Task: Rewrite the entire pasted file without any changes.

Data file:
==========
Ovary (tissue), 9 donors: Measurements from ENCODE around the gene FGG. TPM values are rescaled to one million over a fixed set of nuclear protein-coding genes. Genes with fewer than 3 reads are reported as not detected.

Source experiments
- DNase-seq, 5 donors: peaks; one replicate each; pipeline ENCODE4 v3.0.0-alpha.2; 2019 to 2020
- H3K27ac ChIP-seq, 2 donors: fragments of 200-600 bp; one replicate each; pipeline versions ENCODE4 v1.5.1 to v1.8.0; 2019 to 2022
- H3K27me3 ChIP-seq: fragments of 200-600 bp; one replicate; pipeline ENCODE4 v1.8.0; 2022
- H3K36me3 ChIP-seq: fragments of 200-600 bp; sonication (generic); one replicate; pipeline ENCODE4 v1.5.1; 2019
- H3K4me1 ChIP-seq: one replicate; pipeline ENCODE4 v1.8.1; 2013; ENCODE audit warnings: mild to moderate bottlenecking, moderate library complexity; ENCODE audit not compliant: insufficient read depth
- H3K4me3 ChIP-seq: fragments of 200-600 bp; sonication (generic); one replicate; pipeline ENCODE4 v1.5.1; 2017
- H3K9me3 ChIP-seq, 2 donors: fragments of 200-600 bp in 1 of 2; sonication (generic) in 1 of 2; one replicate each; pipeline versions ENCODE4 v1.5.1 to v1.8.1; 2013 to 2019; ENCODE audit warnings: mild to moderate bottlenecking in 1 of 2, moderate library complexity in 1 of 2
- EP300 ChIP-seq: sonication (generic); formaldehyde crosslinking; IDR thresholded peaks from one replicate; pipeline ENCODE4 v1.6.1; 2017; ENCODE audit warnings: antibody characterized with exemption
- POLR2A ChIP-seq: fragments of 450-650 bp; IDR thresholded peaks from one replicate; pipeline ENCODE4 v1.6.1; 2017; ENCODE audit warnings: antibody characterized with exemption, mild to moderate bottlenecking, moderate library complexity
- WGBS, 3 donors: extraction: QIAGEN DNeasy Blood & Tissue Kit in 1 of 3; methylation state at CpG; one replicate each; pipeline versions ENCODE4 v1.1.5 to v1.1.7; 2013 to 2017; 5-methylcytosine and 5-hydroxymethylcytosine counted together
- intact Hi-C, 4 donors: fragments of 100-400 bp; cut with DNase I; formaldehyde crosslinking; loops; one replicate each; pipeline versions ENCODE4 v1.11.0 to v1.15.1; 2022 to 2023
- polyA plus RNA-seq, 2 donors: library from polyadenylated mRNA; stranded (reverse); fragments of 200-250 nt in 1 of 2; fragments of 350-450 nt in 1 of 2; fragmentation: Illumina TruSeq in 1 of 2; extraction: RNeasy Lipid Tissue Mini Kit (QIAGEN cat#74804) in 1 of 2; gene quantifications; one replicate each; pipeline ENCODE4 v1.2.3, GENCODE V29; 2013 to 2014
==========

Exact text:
Ovary (tissue), 9 donors: Measurements from ENCODE around the gene FGG. TPM values are rescaled to one million over a fixed set of nuclear protein-coding genes. Genes with fewer than 3 reads are reported as not detected.

Source experiments
- DNase-seq, 5 donors: peaks; one replicate each; pipeline ENCODE4 v3.0.0-alpha.2; 2019 to 2020
- H3K27ac ChIP-seq, 2 donors: fragments of 200-600 bp; one replicate each; pipeline versions ENCODE4 v1.5.1 to v1.8.0; 2019 to 2022
- H3K27me3 ChIP-seq: fragments of 200-600 bp; one replicate; pipeline ENCODE4 v1.8.0; 2022
- H3K36me3 ChIP-seq: fragments of 200-600 bp; sonication (generic); one replicate; pipeline ENCODE4 v1.5.1; 2019
- H3K4me1 ChIP-seq: one replicate; pipeline ENCODE4 v1.8.1; 2013; ENCODE audit warnings: mild to moderate bottlenecking, moderate library complexity; ENCODE audit not compliant: insufficient read depth
- H3K4me3 ChIP-seq: fragments of 200-600 bp; sonication (generic); one replicate; pipeline ENCODE4 v1.5.1; 2017
- H3K9me3 ChIP-seq, 2 donors: fragments of 200-600 bp in 1 of 2; sonication (generic) in 1 of 2; one replicate each; pipeline versions ENCODE4 v1.5.1 to v1.8.1; 2013 to 2019; ENCODE audit warnings: mild to moderate bottlenecking in 1 of 2, moderate library complexity in 1 of 2
- EP300 ChIP-seq: sonication (generic); formaldehyde crosslinking; IDR thresholded peaks from one replicate; pipeline ENCODE4 v1.6.1; 2017; ENCODE audit warnings: antibody characterized with exemption
- POLR2A ChIP-seq: fragments of 450-650 bp; IDR thresholded peaks from one replicate; pipeline ENCODE4 v1.6.1; 2017; ENCODE audit warnings: antibody characterized with exemption, mild to moderate bottlenecking, moderate library complexity
- WGBS, 3 donors: extraction: QIAGEN DNeasy Blood & Tissue Kit in 1 of 3; methylation state at CpG; one replicate each; pipeline versions ENCODE4 v1.1.5 to v1.1.7; 2013 to 2017; 5-methylcytosine and 5-hydroxymethylcytosine counted together
- intact Hi-C, 4 donors: fragments of 100-400 bp; cut with DNase I; formaldehyde crosslinking; loops; one replicate each; pipeline versions ENCODE4 v1.11.0 to v1.15.1; 2022 to 2023
- polyA plus RNA-seq, 2 donors: library from polyadenylated mRNA; stranded (reverse); fragments of 200-250 nt in 1 of 2; fragments of 350-450 nt in 1 of 2; fragmentation: Illumina TruSeq in 1 of 2; extraction: RNeasy Lipid Tissue Mini Kit (QIAGEN cat#74804) in 1 of 2; gene quantifications; one replicate each; pipeline ENCODE4 v1.2.3, GENCODE V29; 2013 to 2014